Trigger Warnings create a safer experience for students sensitive to disturbing materials
By Holly Vogtman
Trigger warnings are making their way to college universities after having a strong presence in the Internet world on websites and blogs. This is a positive addition to the syllabi because some students have experienced traumatic events in their life that cannot sit through a class that centers around those themes.
Trigger warnings were once just a sub-heading on a blog or website that featured disturbing material, but they are now appearing on syllabi at some universities to create a safer, more productive classroom learning environment.
Trigger warnings are disclaimers located somewhere on a syllabus that warn students of specific content in the course that could be disturbing and induce some kind of stress or traumatic experience.
For students that suffer from PTSD, have experienced some kind of violence or sexual crime against them or have suffered other psychological trauma, trigger warnings on syllabi create awareness of certain material for students.
Their presence on syllabi is unobtrusive and in no way forces a change of content or material for professors; they.They simply present a warning for certain classes that students are expected to handle in their own personal way, whether that means going to class or missing.
Katie Adams, a junior visual arts and media and communications studies double major, thinks trigger warnings have their benefits. “You never know what someone’s been through or what they have an issue with. When you let them know ahead of time they can prepare themselves mentally or skip class and have someone take notes for them,” she said.
Some believe that trigger warnings are unnecessary “outs” that students will take advantage of and are part of a slippery slope that will create a world full of warnings and disclaimers everywhere you go.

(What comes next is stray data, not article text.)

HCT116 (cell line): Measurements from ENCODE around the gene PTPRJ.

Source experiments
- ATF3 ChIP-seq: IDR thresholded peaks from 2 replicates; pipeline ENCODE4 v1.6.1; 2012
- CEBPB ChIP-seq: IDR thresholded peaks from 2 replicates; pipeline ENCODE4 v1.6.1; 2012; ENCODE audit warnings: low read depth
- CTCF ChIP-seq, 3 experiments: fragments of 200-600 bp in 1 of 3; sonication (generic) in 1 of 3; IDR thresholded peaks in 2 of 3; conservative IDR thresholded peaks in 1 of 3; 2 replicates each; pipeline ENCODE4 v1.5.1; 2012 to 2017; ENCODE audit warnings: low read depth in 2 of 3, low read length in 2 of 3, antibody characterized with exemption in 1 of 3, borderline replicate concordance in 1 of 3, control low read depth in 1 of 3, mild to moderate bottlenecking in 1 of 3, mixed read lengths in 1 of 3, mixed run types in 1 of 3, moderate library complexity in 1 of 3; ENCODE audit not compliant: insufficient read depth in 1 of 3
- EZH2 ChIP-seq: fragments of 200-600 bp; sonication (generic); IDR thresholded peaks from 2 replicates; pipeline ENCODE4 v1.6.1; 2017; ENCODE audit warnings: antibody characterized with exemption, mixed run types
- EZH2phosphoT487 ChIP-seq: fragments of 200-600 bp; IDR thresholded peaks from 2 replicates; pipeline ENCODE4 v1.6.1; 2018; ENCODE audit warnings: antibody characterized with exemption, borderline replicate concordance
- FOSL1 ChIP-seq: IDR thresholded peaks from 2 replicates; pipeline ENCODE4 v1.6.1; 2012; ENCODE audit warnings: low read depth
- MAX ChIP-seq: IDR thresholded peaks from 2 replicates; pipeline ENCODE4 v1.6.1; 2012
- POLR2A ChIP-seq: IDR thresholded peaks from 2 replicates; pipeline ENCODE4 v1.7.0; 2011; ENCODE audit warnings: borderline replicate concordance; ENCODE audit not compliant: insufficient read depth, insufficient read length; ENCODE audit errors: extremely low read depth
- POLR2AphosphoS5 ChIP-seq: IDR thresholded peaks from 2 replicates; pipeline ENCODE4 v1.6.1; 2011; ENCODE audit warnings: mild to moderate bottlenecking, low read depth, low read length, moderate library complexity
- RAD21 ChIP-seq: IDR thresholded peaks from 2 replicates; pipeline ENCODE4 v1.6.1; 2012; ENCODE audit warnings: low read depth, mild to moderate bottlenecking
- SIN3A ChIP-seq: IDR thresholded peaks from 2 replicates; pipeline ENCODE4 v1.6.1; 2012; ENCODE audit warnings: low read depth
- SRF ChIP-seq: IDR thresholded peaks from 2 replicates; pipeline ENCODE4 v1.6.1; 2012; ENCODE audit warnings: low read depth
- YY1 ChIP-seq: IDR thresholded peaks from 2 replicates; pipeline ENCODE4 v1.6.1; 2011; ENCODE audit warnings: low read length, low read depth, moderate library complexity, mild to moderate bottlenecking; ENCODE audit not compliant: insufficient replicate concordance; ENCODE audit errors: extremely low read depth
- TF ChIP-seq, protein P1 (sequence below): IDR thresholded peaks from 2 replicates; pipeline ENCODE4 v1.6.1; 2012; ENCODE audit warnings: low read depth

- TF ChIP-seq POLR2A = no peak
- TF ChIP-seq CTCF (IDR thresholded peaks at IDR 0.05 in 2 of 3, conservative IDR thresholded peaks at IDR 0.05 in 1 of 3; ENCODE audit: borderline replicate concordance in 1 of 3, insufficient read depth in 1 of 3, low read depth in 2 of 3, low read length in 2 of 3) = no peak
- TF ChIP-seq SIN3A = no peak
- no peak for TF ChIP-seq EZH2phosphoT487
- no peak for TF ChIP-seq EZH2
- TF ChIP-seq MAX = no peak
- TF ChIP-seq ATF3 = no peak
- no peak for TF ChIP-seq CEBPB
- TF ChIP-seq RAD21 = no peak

However, trigger warnings are starting to be used in many universities currently including, University of California, Santa Barbara, Scripps College and Oberlin College.
The student leaders at the University of California, Santa Barbara passed a resolution that encouraged officials to make warnings on syllabi mandatory for professors. This resolution was sparked by Bailey Loverin, a student who experienced a situation in class where she felt obligated to watch a film that depicted a sexual assault and a graphic rape scene, and she did not want to cause a scene by leaving early.
This kind of example is why a history professor, Angus Johnston, at Hostos Community College of the City of New York has implemented trigger words in his syllabus.
Johnston said on his blog, “First, it’s a shared space … that fact imposes interpersonal obligations on us that don’t exist between writer and reader. Second, it’s an interactive space — it’s a conversation, not a monologue, and I have a responsibility to encourage that conversation as best I can.”
A university classroom should be a safe place where students feel comfortable and excited to share their thoughts and opinions on various topics and ideas.Trigger warnings only facilitate a more positive classroom experience as they serve as precaution to students sensitive to disturbing, stress-inducing content.
The warnings do not force a change in course already planned by the professor, nor do they impact other students not affected by disturbing material. They are quiet, unobtrusive disclaimers located in the syllabus to produce a healthy and positive learning environment.